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Road vehicle imports clock in at $977M

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The Kingdom imported road vehicles worth $977.4 million in the first 10 months of last year, up by more than eight per cent from $901 million in January-October 2020. FRESH NEWS

Road vehicle imports clock in at $977M

Cambodia imported road vehicles worth $977.4 million in the first 10 months of 2021, up by more than eight per cent from $901 million in January-October 2020, according to Ministry of Commerce data.

This is equivalent to 4.24 per cent of the Kingdom’s total imports over the period, which were to the tune of $23.060 billion, as reported by the ministry.

For reference, the ministry said the Kingdom imported road vehicles worth $1.09956 billion in 2020, down by 36.60 per cent from $1.73431 billion in 2019.

If the corresponding imports in November-December 2021 rose at a similar rate year-on-year, the full-year figure will likely fall in the $1.1920-1.1936 billion range.

Hong Vanak, director of International Economics at the Royal Academy of Cambodia, argued that these statistics signal that the incomes of most Cambodians have not been heavily-affected by Covid, even in the face of the outbreak detected on February 20, which led to the short-term closures of factories, manufacturing enterprises, and other businesses.

The rise in road vehicle imports over January-October was partly fuelled by a reduction in the corresponding import taxes, an increase in purchases of ASEAN-assembled new cars, and the greater adoption of easier payment methods such as instalment plans, he told The Post on January 3.

“With the introduction of effective government measures against Covid-19, the population has been fully vaccinated and the economy has reopened. I am confident that road vehicle imports will continue to grow in 2022,” Vanak said.

However, that rate of growth may be tempered as more vehicle assembly plants spring up in the Kingdom, he predicted.

Listed company RMA (Cambodia) Plc in September announced that it would set up a Ford assembly plant, after receiving approval from the US automaker to manufacture Ranger pickups and Everest SUVs.

CEO Ngorn Saing told The Post then that RMA has signed a land leasing agreement for a 4ha site in Pursat province’s easternmost district of Krakor, and separate contracts with a construction manager and general contractor.

The planned facility will have a lofty production capacity of 10,000 units per year, or more than 27 per day, he said.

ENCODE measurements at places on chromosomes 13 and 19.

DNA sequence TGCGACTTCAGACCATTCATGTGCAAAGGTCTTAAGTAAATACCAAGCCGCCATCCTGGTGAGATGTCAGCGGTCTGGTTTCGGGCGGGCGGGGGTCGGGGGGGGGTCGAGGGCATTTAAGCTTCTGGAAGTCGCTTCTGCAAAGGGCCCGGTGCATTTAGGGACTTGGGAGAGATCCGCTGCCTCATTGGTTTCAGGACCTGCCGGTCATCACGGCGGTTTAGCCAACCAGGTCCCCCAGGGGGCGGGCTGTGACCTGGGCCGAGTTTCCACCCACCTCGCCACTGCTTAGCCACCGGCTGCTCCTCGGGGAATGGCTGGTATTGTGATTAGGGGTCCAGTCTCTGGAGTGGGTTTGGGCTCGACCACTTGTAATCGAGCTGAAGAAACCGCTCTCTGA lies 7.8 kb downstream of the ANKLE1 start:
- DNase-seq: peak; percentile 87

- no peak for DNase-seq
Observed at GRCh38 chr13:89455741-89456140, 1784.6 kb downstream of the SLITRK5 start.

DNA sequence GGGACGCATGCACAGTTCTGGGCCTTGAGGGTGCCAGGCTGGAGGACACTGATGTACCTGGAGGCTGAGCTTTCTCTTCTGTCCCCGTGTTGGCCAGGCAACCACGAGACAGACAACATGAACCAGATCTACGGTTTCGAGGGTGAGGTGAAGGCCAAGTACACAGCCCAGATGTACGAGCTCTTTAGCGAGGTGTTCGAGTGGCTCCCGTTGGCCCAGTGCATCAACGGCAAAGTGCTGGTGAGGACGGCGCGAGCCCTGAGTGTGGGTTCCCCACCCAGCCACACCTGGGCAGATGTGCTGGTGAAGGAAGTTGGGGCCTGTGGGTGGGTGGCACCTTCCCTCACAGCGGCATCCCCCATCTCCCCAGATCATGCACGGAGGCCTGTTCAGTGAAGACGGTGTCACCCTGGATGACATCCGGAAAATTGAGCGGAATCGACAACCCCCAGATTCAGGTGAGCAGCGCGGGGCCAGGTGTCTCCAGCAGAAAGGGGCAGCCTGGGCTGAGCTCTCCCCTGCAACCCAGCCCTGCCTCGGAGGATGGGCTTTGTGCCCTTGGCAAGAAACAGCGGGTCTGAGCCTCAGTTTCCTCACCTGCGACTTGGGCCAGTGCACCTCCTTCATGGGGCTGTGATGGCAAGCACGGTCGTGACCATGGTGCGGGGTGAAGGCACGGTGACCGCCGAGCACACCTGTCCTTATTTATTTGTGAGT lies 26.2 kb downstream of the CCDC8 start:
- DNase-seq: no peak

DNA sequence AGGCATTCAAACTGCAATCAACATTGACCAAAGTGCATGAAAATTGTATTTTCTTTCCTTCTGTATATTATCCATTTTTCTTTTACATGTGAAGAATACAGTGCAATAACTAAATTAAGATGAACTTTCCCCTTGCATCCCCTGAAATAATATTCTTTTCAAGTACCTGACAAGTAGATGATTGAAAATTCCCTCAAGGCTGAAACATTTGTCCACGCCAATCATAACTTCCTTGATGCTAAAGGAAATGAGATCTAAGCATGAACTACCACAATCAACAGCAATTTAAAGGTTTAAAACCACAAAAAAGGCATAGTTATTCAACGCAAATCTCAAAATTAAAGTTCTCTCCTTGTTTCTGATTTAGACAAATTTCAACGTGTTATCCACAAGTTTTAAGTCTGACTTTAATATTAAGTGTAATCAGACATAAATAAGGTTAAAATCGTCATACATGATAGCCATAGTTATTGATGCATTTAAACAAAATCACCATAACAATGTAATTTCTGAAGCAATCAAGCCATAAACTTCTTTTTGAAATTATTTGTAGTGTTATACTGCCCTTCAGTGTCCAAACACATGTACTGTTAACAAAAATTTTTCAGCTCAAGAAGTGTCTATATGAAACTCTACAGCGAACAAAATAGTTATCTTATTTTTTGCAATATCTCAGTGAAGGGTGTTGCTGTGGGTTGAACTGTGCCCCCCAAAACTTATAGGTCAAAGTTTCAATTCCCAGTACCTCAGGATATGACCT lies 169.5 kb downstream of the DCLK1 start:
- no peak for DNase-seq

Also in September, the Council for the Development of Cambodia (CDC) issued a final certificate of registration to HGB Motors Assembly’s $7 million car assembly plant in the Poipet PP Special Economic Zone, in Banteay Meanchey province’s Poipet town near the Thai border.

Cambodia Chamber of Commerce (CCC) vice-president Lim Heng confirmed that there had been a simultaneous uptick in the import of road vehicles destined for household use and transport services, which he claimed was driven by economic growth and a recent wave of investments.

Vehicle demand among investors and freight forwarders is poised to accelerate after the Regional Comprehensive Economic Partnership (RCEP) and the bilateral Cambodia-China Free Trade Agreement (CCFTA) entered into force on January 1, he said.

“Demand for vehicles will be higher, but it is not yet possible to gauge whether there’ll be a major increase in imports, given that Cambodia will soon have new local assembly plants,” he added.

And in a striking prediction, Heng foretold: “Car exports from Cambodia to international markets will soon be a reality.”

The government in March introduced a scheme, valid until end-2021, where owners of vehicles with a model year before 2021 that were brought into the country without paying import duties or other charges could reduce any levy obligations by 10-20 per cent

It suggested that the move would incentivise such vehicle owners to pay their dues and increase national incomes.

The General Department of Taxation (GDT) reported that vehicle tax revenue collection for the taxable period in June-November rose by nearly eight per cent year-on-year to 385.3478 billion riel or more than $93 million – from 791,168 units – equivalent to 174.2 per cent of the 2021 plan (just over 221 billion riel).

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